Multi-Site In Situ Air Sparging
Cost and performance rept.
ENVIRONMENTAL SECURITY TECHNOLOGY CERTIFICATION PROGRAM ALEXANDRIA VA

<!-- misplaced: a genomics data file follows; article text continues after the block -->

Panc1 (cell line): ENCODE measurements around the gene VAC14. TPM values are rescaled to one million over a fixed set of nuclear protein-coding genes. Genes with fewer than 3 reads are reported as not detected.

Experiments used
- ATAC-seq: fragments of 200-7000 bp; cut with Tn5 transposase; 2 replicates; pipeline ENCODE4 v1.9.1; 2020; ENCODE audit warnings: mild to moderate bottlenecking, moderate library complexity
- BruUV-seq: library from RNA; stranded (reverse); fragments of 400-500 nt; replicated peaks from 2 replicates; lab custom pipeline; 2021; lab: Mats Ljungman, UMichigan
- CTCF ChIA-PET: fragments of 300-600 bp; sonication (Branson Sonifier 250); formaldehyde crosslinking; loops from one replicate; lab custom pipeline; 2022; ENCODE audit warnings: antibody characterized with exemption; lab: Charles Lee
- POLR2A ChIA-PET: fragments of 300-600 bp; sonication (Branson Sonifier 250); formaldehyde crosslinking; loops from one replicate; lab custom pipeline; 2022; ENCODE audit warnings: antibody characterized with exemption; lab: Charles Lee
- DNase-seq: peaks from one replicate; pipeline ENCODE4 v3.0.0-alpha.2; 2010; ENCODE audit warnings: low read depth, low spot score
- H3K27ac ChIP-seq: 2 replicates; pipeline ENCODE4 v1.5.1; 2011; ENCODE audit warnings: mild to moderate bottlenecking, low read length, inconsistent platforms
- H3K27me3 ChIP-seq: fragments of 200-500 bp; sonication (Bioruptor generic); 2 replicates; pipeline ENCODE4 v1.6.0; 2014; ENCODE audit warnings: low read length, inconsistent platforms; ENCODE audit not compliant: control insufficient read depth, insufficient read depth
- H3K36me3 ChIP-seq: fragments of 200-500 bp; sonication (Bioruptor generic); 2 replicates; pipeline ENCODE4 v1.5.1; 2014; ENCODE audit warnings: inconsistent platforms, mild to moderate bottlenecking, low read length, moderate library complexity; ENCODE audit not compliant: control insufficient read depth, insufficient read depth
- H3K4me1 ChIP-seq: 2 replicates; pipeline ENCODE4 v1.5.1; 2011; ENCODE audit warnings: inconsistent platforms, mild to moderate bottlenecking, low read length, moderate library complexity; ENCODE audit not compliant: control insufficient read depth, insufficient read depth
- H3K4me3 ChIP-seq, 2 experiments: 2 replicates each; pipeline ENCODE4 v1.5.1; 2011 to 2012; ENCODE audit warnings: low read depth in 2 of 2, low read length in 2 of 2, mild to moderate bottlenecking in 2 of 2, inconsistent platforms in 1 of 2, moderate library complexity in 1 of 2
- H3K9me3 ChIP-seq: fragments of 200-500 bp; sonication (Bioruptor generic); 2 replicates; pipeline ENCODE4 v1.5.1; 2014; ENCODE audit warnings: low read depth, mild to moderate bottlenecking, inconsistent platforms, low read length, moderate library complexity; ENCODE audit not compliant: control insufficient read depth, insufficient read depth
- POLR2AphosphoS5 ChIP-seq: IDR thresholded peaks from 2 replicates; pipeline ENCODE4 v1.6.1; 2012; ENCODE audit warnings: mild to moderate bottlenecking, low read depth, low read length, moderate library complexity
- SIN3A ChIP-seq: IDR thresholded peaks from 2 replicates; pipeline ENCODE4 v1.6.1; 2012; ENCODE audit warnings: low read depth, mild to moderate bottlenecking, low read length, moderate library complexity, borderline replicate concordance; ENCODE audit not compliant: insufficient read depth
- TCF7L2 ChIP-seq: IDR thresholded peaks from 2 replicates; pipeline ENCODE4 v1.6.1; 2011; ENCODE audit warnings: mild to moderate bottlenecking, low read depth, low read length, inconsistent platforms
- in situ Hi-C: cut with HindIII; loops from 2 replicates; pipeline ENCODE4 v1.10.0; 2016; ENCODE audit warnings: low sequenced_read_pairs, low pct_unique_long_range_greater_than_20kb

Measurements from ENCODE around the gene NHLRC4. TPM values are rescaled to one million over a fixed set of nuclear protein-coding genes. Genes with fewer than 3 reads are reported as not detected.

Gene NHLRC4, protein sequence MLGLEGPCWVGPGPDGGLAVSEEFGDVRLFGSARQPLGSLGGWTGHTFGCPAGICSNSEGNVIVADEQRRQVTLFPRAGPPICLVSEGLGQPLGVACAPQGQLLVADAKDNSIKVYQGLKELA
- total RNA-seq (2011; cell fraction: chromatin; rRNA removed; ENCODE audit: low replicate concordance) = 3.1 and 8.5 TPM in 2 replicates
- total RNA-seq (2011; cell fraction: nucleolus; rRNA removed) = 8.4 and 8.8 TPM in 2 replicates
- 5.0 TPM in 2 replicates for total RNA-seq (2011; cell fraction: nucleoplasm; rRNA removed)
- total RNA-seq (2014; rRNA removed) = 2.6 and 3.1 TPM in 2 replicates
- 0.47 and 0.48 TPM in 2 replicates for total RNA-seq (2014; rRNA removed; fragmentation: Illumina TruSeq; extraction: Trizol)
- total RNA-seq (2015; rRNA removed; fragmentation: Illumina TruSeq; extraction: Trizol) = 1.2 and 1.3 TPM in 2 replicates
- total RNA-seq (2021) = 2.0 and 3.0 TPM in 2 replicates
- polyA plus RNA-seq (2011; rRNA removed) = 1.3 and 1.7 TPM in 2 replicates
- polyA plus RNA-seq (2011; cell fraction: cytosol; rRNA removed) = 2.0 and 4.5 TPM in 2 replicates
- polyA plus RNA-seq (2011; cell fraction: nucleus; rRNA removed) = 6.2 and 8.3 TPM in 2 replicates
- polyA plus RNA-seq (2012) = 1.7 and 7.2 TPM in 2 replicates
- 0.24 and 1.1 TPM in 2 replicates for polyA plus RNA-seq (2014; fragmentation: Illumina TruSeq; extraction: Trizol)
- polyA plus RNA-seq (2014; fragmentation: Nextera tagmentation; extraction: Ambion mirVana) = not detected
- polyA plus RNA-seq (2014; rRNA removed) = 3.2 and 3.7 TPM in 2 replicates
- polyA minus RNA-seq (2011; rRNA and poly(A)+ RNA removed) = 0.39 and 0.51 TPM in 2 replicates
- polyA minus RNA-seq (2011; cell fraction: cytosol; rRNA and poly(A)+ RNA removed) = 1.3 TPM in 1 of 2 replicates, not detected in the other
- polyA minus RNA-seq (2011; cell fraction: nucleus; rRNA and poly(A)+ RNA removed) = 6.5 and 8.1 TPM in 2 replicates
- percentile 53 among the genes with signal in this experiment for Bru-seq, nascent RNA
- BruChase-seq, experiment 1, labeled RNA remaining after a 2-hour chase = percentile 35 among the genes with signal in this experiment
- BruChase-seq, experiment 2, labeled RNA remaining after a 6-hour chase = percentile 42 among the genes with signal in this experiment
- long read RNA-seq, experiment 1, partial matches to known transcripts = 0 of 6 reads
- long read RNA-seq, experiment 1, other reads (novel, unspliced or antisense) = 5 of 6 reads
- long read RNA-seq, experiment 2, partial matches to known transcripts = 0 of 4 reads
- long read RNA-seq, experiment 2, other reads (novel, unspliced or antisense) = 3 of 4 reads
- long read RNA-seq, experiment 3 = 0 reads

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Air sparging is a process where air is injected directly into the saturated subsurface to 1 volatilize contaminants from the liquid phase to the vapor phase for treatment andor removal in the vadose zone, and 2 biodegrade contaminants in the saturated zone via stimulation by the introduction of oxygen. Practitioners have proposed using in situ air sparging to 1 treat contaminant source areas trapped within water-saturated and capillary zones, 2 remediate dissolved contaminant plumes, or 3 provide barriers to prevent dissolved contaminant plume migration. In the mid-1990s, the U.S. Air Force Research Laboratory, Airbase and Environmental Technology Division, Tyndall Air Force Base AFB initiated an air sparging project funded by the Airbase and Environmental Technology Division AFRLMLQE, the Strategic Environmental Research and Development Program SERDP, and the U.S. Naval Facilities Engineering Service Center NFESC. This project was conducted by the authors of this document, with input and review from an expert panel comprised of practitioners, program managers, and members of academia to develop a technically defensible and practicable Air Sparging Design Paradigm. The use of air sparging has increased rapidly since the early 1990s. It is now likely to be the most practiced engineered in situ remediation option when targeting the treatment of hydrocarbon-impacted aquifers. The feasibility assessment, pilot testing, design, and operation of air sparging systems have remained largely empirical, with variability in approaches by different practitioners.
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